Ask stupid questions and you'll get a stupid answers, was: Technological advantages over Linux

Polytropon freebsd at
Mon Jul 27 23:29:47 UTC 2020

On Mon, 27 Jul 2020 15:39:26 -0400, Jerry wrote:
> There is absolutely no contradiction in what I said. Using FreeBSD for
> "X" and "KDE" is NOT the optimal setup. FreeBSD is simply NOT the
> optimal OS for that pairing. Now, if a user is not interested in or
> requires optimal performance, then that is their decision to make.

Using FreeBSD + X + KDE does not have to be less performant
than a comparable solution. Take for example the port "mkdesktop"
which delivers an "almost Linux-like completeness" of KDE for

However, I agree that you have a certain point: The "out of
the box experience" of KDE on FreeBSD isn't nearly as complete
and integrated as it is on Linux. Why? Because KDE is developed
on and primarily intended for Linux. As I mentioned in an earlier
post, this creates specific problems whose origin is simply
admitting that FreeBSD != Linux, and that's it.

You maybe do remember how PC-BSD (later TrueOS, now discontinued)
started? They took FreeBSD + X, added KDE, added custom tolls
to be able to configure FreeBSD from within KDE, added a
KDE-based package manager for their PBI system. Neither was this
less performant than a Linux distribution targeting KDE at that
time, on the same or comparable hardware.

You see: It was possible. And it is still possible.

Of course you are right when you now argue that this requires
time to set up. That's absolutely correct, and you (as the user)
have to decice if this is worth your time, which might be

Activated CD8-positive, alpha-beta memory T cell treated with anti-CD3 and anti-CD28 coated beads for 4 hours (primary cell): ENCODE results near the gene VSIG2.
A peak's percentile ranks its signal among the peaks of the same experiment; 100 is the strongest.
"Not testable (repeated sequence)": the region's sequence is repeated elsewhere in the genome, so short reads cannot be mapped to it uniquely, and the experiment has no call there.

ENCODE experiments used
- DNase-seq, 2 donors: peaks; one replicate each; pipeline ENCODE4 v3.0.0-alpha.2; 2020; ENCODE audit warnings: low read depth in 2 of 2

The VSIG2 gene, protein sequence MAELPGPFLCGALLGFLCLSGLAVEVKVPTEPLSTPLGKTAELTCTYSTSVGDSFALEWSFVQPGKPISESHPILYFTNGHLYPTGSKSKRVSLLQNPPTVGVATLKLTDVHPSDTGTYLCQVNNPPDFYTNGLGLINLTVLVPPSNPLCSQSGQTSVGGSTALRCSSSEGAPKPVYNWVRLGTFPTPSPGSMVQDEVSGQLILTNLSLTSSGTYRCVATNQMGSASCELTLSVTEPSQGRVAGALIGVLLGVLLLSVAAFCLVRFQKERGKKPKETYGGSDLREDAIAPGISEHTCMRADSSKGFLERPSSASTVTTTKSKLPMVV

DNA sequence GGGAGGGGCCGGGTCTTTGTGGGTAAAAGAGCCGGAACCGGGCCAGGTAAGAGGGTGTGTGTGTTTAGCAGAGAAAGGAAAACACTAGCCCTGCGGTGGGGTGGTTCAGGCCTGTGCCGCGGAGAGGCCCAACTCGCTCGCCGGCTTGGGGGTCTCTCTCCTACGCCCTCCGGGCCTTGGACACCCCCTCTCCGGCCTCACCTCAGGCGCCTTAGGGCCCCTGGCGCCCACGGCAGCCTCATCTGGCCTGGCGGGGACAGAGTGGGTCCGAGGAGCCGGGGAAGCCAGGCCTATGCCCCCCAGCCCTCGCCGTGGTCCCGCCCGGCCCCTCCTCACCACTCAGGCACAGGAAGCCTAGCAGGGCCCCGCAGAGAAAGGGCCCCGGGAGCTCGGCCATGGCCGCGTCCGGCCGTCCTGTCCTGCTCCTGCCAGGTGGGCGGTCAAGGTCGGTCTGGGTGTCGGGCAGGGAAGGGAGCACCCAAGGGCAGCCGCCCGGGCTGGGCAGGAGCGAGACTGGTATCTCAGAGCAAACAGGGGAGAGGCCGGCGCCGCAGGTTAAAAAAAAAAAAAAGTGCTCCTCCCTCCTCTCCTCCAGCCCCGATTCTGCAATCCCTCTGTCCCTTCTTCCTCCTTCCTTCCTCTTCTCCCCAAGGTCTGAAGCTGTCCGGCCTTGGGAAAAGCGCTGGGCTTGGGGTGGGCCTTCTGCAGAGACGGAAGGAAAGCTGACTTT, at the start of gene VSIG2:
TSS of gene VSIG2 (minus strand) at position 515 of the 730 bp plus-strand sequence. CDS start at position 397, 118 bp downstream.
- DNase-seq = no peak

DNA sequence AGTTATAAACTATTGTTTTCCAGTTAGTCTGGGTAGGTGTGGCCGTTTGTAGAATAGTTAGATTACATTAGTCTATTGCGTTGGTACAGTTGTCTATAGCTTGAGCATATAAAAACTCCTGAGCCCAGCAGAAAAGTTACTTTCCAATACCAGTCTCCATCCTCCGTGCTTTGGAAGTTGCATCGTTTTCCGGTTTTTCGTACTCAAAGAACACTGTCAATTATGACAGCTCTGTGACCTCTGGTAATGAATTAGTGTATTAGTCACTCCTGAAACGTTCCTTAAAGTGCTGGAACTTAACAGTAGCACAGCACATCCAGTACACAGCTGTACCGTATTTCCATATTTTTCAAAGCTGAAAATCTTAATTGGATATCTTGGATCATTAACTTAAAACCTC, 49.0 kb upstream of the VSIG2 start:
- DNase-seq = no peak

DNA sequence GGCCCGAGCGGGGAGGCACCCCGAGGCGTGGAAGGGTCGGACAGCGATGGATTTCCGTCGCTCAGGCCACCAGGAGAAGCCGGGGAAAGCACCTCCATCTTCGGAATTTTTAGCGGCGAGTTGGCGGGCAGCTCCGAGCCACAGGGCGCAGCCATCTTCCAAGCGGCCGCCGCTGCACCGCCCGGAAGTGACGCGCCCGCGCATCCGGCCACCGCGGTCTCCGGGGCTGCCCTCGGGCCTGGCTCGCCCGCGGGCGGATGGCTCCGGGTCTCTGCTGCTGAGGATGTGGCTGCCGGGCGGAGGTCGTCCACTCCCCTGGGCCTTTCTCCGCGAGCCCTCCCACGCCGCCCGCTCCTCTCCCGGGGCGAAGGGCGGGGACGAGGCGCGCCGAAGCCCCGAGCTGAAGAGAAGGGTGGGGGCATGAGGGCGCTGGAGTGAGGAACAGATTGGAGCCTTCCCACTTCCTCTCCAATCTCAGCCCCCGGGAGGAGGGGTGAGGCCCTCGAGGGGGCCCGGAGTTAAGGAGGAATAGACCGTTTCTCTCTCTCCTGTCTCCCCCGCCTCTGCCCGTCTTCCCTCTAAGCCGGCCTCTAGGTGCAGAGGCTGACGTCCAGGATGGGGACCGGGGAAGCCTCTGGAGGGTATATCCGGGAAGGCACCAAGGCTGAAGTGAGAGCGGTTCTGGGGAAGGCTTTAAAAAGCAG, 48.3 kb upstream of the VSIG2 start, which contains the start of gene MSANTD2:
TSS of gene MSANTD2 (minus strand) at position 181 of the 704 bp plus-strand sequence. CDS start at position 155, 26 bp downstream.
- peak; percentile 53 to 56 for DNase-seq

money you're losing. There is a quite simple consideration:
Am I happy with what another OS delivers me as a preinstalled
and preconfigured desktop? Does it fit my needs? Does it
fulfill my requirements? If yes, I'll probably just use that.
But maybe do I need a custom-taylored solution that maps to
a workflow no "out of the box experience" can cope with? Is
this an O(1) action, i. e., I set it up _once_, then keep
using it? If this boosts my performance, then I'll probably
take the time to do that work.

On FreeBSD, an OS which does not include (or come with) one
specific desktop environment, the user can choose.

> FreeBSD is an excellent OS for use with Apache, Postfix (or other MTA),
> database programs like MySQL, etc. Again, I use, whenever possible, the
> best OS for the problem at hand.

That is the most natural, the most educated, and the most
obvious thing to do.

> Only a fool blames his tool.

Any bad craftsman blames his "bad" tools. :-)

> I know FreeBSD sucks with KDE, but I don't spend all day here bitching
> like a little girl. I reserve that for a more appropriate forum.

FreeBSD does not suck with KDE. Please don't generalize, it's
simply not true. I mentioned the existing restrictions, but
maybe they don't matter to you (i. e., you don't need a KDE-
based interface to /etc/rc.conf, so it's not a problem that
there is none). Again, let me emphasize that the more modern
and advanced KDE gets, the bigger the gap originating from
FreeBSD != Linux gets visible to the user. It doesn't matter
that there are claims like "any POSIX-compliant source can
be compiled on any POSIX-compliant system and will produce
a comparable result" - it doesn't apply here because of the
heavy accumulation of stacks of libraries of abstraction of
libraries of stacks of interfaces of libraries of libraries
of kernel calls. ;-)

Expecting (!) a default KDE installation on FreeBSD to work
just like on Linux is a case of "blame the tools", in my
opinion. If you want a "just works" solution, Linux is often
the way to go, except, of course, you actually need FreeBSD,
which Linux obviously isn't.

> I know
> FreeBSD driver support is sub-optimal, but there is little that I can
> do about that.

Things are improving. If you're lucky and not depend on certain
drivers, you are in the great situation that you don't have to
care. For example, if you have a system that is intended to run
Linux, where Linux has support for everything, but FreeBSD just
causes problems on such a system, but you still wish (or need!)
to run FreeBSD, using a VM solution gets you rid of all of those
annoying problems. Plus, you can use the majority of software
you know from FreeBSD because it's available on Linux anyway.